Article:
flannel shirt sew-a-long icon

flannel shirt sew-a-long: topstitching, front placket, collar, and collar stand

flannel shirt sew-a-long icon

Hello my awesomesauce stitching fiends! We are still working away on our flannel shirt. Make sure to check out the results of my particular project. TOTES ADORABLE.

Today we are tackling topstitching and we are going to see just how accurate you were with cutting and staystitching (she smiles, sweetly, like a stitching she-Demon). We will be applying the patch pockets and creating the front placket, collar, and collar stand. We will be working with interfacing together so get that out!

At about 52 images this is a beefy post. So, let’s get started! Remember – I am available to support via email, blog comment, and Skype! Here is our overview, before we get started:

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So first, it is time to attach those lovely pockets we created last session. You remember how we only marked one side for pocket placement? That is because it is very easy to place the other pocket in the symmetrical position on the other side, provided you cut accurately. Like so:

Pocket Symmetry

A closeup. This is, in general, all I pin for a patch pocket. Ignore the linty fabric. I de-lint when I’m all done with the shirt. LIKE A BOSS

Pocket, Pins

Topstitching! You are going to have to practice with what works best for your machine. Shown here: my groovy 70s Pfaff. Two threads through a topstitching needle (you want a needle with a large enough eye to easily accommodate more thread). Also important: lengthen your stitch. 4.0 mm in my case:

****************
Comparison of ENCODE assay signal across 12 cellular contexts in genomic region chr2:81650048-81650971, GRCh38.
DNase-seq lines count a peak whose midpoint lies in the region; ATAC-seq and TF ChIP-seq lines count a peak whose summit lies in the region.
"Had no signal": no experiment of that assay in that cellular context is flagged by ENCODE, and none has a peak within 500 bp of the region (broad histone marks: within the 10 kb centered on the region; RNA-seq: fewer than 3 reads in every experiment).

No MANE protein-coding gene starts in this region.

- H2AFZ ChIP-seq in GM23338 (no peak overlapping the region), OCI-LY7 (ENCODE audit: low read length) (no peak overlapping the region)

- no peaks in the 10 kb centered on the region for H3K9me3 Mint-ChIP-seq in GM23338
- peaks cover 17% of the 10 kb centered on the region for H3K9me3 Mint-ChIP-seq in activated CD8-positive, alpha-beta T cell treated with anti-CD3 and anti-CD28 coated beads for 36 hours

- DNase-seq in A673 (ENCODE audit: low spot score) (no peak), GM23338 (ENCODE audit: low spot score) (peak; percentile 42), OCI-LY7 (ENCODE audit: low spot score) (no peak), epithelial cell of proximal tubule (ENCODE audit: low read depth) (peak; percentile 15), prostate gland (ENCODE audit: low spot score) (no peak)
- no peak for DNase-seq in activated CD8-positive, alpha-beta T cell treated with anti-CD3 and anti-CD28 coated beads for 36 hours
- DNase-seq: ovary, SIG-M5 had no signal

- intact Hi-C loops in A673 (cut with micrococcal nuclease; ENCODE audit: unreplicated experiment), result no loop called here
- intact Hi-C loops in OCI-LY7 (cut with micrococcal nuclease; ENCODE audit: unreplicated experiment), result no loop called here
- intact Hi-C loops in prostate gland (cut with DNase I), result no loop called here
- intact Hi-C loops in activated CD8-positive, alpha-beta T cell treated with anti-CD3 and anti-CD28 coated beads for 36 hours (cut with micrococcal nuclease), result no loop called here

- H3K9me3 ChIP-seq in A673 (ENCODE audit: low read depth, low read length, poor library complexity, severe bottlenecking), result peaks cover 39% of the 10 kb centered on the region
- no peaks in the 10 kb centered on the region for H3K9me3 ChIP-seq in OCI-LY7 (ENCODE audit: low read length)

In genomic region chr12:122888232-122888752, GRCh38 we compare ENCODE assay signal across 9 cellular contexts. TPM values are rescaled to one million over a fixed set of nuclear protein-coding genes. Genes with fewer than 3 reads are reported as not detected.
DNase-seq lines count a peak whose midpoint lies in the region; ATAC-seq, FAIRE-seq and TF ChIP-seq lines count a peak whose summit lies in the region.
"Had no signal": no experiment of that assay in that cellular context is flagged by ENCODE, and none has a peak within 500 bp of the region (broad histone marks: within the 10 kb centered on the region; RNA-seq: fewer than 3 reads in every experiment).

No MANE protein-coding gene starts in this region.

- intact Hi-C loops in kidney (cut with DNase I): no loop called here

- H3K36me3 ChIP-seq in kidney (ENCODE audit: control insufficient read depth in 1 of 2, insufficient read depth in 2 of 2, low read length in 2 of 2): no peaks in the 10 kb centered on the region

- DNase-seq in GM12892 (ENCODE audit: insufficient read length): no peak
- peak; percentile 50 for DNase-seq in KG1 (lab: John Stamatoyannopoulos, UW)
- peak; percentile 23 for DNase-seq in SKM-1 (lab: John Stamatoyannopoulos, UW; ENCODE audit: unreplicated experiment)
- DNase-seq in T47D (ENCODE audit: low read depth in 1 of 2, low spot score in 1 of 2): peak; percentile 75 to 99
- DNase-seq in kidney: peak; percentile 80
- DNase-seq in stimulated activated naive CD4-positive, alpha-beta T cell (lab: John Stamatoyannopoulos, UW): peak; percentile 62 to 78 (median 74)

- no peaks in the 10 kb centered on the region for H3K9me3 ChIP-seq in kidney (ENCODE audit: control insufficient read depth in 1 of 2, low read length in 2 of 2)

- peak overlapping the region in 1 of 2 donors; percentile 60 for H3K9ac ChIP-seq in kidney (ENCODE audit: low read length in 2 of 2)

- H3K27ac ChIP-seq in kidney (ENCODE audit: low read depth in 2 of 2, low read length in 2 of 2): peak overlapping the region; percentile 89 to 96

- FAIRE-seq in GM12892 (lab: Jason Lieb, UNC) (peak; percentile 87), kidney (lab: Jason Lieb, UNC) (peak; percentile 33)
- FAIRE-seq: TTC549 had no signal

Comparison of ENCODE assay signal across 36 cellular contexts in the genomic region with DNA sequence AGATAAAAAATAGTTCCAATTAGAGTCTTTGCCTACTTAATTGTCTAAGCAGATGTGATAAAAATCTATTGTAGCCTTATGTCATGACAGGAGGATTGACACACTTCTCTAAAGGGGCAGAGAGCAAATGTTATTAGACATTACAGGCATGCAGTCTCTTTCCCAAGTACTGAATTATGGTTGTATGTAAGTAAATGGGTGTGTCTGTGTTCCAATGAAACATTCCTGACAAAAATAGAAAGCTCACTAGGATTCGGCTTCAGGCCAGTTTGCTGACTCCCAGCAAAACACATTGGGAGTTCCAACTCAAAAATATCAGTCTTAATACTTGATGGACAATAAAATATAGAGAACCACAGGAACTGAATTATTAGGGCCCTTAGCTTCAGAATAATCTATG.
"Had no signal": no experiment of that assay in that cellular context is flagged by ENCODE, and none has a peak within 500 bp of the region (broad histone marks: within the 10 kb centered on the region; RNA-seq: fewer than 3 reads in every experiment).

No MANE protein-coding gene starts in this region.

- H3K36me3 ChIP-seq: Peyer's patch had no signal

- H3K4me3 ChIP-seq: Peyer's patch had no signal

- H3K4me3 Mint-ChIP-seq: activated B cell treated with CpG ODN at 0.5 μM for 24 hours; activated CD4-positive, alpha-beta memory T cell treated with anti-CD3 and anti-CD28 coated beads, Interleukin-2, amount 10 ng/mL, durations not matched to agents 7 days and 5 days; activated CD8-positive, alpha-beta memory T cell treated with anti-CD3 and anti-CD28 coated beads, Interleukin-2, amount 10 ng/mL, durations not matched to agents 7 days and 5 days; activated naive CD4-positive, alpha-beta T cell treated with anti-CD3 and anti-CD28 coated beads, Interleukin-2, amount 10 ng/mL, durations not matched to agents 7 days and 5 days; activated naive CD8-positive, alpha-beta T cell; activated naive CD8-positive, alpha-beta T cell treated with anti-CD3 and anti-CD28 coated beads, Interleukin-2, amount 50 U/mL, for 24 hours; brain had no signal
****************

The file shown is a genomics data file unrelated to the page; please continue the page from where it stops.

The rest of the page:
Topstitching With Double Thread

Practicing, on a scrap. The topside:

Topstitching With Double Thread

The bottom side of the topstitch. Remember, this should only be ONE thread (as opposed to the top two) but the tensions should be balanced:

Testing Topstitching (Backside)

Time to sew that pocket! I start at one of the little triangular legs, and go around the whole pocket with one line of stitching:

Pocket, Pinned

When finished, here is the pocket with my two topstitching threads shown – and, on the backside, my two bobbin threads are dangling.

Getting Ready For An Invisible Knot Finish

Time for an invisible knot, which I covered a bit last entry re: button-sewing. First: get your top threads to the back side of the work, by either tugging on the bobbin threads or, as I’m doing here, using a needle to pull them through:

Invisible Knot (Step One)...

Shown: three threads on the back side. Knot them together:

Invisible Knot...

Then “hide” these three threads in that convenient little triangular pocket:

Invisible Knot...

Pulling the threads through…

Invisible Knot...

And clipping. INVISIBLE!

Pocket, Wrong Side, Invisible Knot

Finished pocket. Yay!

Pocket - Finished!

OK. So now it’s time to do some pretty fussy symmetrical closure. So we have to measure and sew accurately, here.

I grabbed this picture to show you my variety of tape-and-ballpoint-pen-marked vintage sewing machine bed:

Perfect Seam Allowances

In order to determine how much to fold our front placket, we need to measure the bottom seam of the collar stand, as the collar stand is what will be sitting right on top of the shirt body’s neckline. Here I’ve folded my collar stand in half, and I’m measuring right along the bottom seam at 3/8″. I came up with a measurement of 7 3/4″. Make sure you understand how I came up with that measurement, before proceeding. Remember, you are measuring along seam allowances, not to the edge of the pattern piece:

Measuring Collarstand